The fall surge is serious and straining some Michigan hospitals, as it did last spring.
Statewide, 4,040 adults were hospitalized with confirmed or suspected Covid infections as of Friday, Lansing data shows. Intensive care units were occupied by 843 of those critically ill patients, including 464 on ventilators.
Hospitals in the tricounty Detroit area and Ann Arbor had 1,242 Covid patients -- just over one-third of the total.
In addition, Michigan hospitals were treating 35 pediatric patients with coronavirus symptoms, according to a daily Department of Health and Human Services display.
Escalating caseloads bring a visitor ban at the University of Michigan Medical Center in Ann Arbor, starting today. It had 103 Covid patients as this week began and was at 84-percent occupancy overall.
Beaumont Health says its eight-hospital network cared for 583 Covid patients as of Tuesday, the second-highest total in four weeks (behind 592 last Friday).
Six regional hospitals in the Ascension group listed 102 coronavirus patients Monday in Macomb Township, Madison Heights, Novi, Southfield, Warren and Rochester.
Henry Ford Health System's five hospitals logged 334 Covid patients as of this Friday, mostly at its Macomb facility in Clinton Township. Beds at the West Bloomfield site were 90-percent full at the start of this week.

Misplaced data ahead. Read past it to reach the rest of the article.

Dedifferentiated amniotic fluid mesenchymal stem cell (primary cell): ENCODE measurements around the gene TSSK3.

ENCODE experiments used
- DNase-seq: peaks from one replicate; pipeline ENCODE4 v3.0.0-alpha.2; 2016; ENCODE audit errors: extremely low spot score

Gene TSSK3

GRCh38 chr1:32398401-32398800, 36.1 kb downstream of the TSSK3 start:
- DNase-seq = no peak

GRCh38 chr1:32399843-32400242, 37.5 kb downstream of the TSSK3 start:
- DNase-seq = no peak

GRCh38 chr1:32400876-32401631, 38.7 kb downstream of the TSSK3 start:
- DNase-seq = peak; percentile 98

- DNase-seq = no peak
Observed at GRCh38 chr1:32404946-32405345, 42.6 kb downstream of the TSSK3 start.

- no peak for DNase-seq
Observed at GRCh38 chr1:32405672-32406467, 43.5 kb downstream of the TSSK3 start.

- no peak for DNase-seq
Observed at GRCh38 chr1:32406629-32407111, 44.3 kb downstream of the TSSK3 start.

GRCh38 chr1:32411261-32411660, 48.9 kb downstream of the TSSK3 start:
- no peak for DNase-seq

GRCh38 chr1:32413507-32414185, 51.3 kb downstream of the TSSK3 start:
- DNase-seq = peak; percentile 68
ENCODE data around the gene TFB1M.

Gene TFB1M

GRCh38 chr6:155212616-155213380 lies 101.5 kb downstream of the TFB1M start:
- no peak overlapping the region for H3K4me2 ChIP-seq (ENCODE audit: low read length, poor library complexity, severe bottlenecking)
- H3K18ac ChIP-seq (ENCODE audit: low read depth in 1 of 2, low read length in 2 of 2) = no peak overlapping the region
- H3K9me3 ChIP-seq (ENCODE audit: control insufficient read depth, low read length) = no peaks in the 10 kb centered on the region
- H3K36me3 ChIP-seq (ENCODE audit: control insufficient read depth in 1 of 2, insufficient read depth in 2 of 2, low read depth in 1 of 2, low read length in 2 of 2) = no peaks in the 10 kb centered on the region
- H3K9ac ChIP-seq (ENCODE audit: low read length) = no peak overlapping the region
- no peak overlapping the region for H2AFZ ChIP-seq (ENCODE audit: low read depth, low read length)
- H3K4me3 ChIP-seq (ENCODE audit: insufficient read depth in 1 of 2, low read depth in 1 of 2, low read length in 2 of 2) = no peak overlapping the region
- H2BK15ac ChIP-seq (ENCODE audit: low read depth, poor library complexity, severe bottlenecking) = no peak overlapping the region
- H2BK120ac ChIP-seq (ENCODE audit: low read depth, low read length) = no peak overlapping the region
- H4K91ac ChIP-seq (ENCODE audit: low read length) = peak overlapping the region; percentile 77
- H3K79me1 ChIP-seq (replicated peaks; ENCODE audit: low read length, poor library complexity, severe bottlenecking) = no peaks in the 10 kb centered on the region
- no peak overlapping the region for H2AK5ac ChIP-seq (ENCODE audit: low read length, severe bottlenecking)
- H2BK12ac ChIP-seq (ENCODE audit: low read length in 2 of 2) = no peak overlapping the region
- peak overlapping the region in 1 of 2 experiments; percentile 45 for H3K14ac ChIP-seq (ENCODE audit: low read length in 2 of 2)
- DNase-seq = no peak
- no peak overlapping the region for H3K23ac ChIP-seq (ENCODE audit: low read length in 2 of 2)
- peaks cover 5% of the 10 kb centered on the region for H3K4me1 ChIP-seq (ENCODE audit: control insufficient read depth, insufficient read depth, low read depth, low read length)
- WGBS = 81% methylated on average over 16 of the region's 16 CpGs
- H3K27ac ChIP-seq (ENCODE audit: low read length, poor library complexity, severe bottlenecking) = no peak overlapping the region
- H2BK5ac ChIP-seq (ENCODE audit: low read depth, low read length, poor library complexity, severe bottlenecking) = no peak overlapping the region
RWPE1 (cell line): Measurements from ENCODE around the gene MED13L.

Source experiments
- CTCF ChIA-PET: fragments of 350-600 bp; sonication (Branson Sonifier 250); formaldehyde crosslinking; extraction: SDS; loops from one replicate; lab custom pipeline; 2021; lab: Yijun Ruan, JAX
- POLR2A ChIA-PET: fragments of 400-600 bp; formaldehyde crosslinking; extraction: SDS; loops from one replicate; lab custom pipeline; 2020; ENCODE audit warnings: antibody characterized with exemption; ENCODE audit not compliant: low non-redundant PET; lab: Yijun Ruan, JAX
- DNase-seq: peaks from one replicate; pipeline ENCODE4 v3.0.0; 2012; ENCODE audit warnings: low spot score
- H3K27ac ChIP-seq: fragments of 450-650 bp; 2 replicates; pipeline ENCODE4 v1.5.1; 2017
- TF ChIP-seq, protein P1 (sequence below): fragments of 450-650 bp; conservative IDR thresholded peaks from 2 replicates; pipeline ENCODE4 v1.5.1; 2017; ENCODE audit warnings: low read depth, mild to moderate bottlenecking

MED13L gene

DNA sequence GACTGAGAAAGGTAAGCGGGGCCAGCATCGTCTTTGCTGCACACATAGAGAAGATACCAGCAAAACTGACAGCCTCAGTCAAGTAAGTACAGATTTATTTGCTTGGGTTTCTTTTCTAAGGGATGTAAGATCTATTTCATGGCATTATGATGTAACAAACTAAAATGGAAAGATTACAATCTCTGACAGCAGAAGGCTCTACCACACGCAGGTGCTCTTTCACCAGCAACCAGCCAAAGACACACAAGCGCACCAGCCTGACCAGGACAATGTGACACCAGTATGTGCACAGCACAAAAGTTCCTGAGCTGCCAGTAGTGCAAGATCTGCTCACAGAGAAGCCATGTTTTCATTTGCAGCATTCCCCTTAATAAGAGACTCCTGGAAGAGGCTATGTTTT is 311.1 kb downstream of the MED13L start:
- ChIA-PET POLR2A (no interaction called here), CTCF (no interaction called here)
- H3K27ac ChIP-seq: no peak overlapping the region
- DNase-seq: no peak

Seven smaller Metro Detroit hospitals were treating for 223 pandemic in-patients Monday, the state database shows.
Bridge Michigan puts the late November escalation into context:
The state’s rate of new cases [is] 70 per day for every 100,000 people. It was 31 on Nov. 1 and just eight daily cases per 100,000 as of Oct. 1. The surge in cases has put Michigan hospitals on edge . . .
And the rise of infections appears to be unabated: Nearly 13 percent of 70,910 tests reported Tuesday came back positive, a clear sign of community spread. Three counties (Muskegon, Dickinson and Hillsdale) have rates over 20 percent over the past week and 26 others are over 15 percent.
And a Republican state lawmaker from Kent County, Rep. Tommy Brann of Wyoming, says in a statement quoted by MiBiz:
"The public health facts in West Michigan are changing rapidly and for the worse. Our family members, friends, and neighbors are becoming sick and dying at unprecedented rates, and our community hospitals are reaching a breaking point.
"From hospital CEOs to frontline medical workers, the people I talk to from West Michigan are asking for help."